In Interviews

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In his element. Chris Vesper’s small shop and home are filled completely with old tools, his machinery and his book collection.

Chris Vesper strives for precision and perfection in toolmaking (and dancing).

Editor’s note: this article originally appeared in the December 2013 issue of Popular Woodworking

When it comes to settling the issue of who is the most dedicated toolmaker on the planet, Chris Vesper has the plumbing – or rather, the lack of it – as proof of his single-minded love of the craft.

Several years ago, Chris built his 12 x 8-meter shop and home on the land behind his parents’ house in rural Somerville, Australia. After carving out space for his extensive collection of machinery, a bedroom and kitchen, he had to make a choice: Should he make space for his tool collection or should he build a bathroom instead?

Smiling, Chris pulls open a huge metal drawer filled with the largest collection of unusual chipbreakers and irons I have ever seen. Above that drawer are stacks of vintage and rare hand tools he studies. Behind is his collection of rare books and his prototypes.

Yup, the tool collection won.

So Chris takes showers at his parents’ house. When visitors arrive, he shows them the particular trees where it’s good to do your business.

“Just wave to the neighbors if you see them,” he says.

Among all of the passionate toolmakers working today, few can match Chris for his intensity, his attention to detail and his insistence on doing every operation himself. His demeanor has earned him a reputation as somewhat of an outlier.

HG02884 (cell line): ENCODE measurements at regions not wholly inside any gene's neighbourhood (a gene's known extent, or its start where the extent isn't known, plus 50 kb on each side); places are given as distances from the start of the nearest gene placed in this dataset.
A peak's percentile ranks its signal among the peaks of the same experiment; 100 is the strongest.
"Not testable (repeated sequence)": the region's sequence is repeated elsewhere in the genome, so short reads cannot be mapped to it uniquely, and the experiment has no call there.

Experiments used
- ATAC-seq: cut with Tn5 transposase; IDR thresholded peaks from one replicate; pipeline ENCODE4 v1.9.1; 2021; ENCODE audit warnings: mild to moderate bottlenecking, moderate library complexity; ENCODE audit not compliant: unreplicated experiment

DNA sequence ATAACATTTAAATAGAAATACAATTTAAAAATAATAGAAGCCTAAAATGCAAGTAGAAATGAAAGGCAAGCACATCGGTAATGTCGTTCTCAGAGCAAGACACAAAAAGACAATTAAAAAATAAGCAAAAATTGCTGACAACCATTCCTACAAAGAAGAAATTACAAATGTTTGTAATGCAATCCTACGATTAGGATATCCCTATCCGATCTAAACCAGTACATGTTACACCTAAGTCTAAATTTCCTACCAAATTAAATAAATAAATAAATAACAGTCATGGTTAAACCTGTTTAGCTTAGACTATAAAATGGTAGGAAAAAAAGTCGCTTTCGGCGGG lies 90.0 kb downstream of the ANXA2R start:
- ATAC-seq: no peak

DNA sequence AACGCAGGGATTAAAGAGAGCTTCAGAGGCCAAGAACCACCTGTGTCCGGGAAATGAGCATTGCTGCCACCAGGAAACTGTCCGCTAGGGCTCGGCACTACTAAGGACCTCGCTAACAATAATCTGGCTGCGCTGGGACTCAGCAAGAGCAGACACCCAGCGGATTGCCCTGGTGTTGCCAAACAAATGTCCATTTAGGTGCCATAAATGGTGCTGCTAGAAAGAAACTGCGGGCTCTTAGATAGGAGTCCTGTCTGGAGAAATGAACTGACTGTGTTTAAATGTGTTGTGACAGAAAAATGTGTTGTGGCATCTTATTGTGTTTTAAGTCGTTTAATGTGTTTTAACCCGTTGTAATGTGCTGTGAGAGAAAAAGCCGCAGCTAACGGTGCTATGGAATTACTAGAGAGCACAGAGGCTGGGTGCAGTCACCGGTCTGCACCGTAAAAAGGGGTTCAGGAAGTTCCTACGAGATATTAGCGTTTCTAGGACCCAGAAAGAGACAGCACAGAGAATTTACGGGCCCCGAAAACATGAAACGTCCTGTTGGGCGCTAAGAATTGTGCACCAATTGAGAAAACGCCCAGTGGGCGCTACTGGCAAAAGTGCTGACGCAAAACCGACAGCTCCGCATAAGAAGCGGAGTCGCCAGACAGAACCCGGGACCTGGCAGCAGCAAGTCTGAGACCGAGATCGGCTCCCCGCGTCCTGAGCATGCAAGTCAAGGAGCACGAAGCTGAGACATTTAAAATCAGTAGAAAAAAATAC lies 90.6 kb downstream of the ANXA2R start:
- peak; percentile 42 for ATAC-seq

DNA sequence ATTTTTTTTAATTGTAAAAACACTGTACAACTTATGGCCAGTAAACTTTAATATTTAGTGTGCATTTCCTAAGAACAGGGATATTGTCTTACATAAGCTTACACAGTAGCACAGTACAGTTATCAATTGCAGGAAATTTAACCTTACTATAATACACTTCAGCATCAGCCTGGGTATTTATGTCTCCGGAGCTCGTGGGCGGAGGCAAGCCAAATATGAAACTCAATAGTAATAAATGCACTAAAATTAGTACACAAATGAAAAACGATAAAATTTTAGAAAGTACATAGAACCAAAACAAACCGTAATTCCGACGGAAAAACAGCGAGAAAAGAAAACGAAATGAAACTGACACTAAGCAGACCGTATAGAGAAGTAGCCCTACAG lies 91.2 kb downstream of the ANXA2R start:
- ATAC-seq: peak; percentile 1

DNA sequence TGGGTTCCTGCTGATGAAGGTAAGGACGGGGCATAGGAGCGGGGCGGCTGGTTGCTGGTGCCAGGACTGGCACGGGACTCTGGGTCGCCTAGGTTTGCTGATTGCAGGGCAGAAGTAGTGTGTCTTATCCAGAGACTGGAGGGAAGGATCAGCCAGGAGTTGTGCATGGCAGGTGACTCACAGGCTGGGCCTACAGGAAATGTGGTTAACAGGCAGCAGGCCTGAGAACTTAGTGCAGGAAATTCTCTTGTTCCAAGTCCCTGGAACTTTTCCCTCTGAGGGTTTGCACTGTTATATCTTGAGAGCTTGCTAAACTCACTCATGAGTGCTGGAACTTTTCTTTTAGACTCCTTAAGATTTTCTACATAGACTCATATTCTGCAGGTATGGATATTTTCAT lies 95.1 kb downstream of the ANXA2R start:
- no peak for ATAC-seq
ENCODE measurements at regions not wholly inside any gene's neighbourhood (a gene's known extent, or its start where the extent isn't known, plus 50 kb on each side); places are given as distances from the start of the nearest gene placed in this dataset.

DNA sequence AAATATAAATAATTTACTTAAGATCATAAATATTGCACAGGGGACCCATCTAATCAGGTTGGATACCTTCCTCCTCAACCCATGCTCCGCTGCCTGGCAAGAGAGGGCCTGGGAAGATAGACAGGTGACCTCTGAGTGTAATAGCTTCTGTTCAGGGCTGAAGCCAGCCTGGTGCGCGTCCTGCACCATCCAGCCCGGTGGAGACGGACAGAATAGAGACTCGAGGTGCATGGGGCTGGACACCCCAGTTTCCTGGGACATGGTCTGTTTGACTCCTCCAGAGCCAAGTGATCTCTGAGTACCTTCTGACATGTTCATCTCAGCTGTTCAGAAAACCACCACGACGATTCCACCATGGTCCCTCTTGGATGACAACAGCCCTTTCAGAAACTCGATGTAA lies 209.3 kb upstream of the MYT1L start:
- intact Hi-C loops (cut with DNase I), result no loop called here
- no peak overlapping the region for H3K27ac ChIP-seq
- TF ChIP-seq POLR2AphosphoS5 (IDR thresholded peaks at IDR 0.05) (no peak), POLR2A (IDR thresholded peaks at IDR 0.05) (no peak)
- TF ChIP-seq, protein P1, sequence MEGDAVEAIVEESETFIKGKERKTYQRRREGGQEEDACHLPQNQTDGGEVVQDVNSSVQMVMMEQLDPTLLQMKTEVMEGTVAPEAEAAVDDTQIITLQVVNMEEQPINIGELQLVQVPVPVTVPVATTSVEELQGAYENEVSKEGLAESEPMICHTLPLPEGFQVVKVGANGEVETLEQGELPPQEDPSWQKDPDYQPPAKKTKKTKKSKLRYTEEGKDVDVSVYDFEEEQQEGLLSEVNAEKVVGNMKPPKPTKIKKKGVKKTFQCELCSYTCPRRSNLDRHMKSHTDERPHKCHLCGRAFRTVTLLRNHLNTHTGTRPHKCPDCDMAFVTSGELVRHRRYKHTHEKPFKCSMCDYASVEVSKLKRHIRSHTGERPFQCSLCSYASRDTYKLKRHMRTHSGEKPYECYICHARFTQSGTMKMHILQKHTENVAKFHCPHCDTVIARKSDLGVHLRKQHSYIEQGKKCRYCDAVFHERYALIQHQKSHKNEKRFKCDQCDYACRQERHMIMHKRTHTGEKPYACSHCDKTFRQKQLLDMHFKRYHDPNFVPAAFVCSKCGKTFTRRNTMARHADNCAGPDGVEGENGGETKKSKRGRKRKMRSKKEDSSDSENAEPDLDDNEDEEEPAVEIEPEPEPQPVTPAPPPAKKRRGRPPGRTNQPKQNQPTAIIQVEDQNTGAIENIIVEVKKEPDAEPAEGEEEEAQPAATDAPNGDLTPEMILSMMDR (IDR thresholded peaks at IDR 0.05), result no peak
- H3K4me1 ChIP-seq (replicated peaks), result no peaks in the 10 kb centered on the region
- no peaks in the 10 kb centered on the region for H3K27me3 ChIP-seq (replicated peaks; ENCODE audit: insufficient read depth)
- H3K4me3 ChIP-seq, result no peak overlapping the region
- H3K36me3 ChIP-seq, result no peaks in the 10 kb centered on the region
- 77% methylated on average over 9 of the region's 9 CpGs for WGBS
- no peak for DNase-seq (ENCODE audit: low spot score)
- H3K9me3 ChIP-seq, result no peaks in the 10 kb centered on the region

When I first arrived in Melbourne, Australia, one of the woodworkers I met asked me: “Have you met our very odd Mr. Chris Vesper?”

Showing up. Chris attends woodworking shows both in the United States and Australia, such as this weekend show in Melbourne, Australia, in 2013.

The funny thing is that while Chris is an incredibly focused person, he also has a genial side that few of his customers see. He loves salsa and ballroom dancing – in public and with groups of people.

“I’m aware I’m pedantic,” he says with a laugh. “But I’m pedantic with my tools, and I keep a clean workshop. I wash my car only once a year, and there are times when I let the dishes pile up. I focus my fussiness on what I want to do.”

Indeed, after spending a couple days with Chris in his workshop, you can see that he is more than just a talented machinist. In his own shop, he is completely at ease, moving around with surprising fluidity amongst his surface grinders, milling machines, metal lathes and workbenches (it is a bit like dancing).

He cooks a mean breakfast, is still unmarried and has an eye for the women at coffee shops.

But when the conversation turns to tools and his machines, he is all business and precision and microns.

Ready for assembly. Here are some engraved parts for bevel squares, ready for assembly.

Most of the machinery he uses to make his bevels, squares, marking knives and other tools was purchased used and restored by Chris to factory-new. For many years, he poured all the profits from his business into his machinery and tool collection.

As a result, he has machines that few individual toolmakers own – including several large surface grinders, a large milling machine, hardness testers, a Mitutoyo profile projector for part inspection, a laser engraver, a Feeler toolroom lathe – and the list goes on.

Miller at work. Chris mills the bed of one of his customer’s planes during a workshop in March.

The results of the machinery and Chris’ training pretty much speak for themselves. His sliding bevels are, in my opinion, without equal. They lock tighter than any bevel I’ve ever used. The fit and finish of the parts is top shelf (or perhaps the shelf above the top shelf). And his metal try squares are good enough to be used for precision toolmaking, as well as woodworking.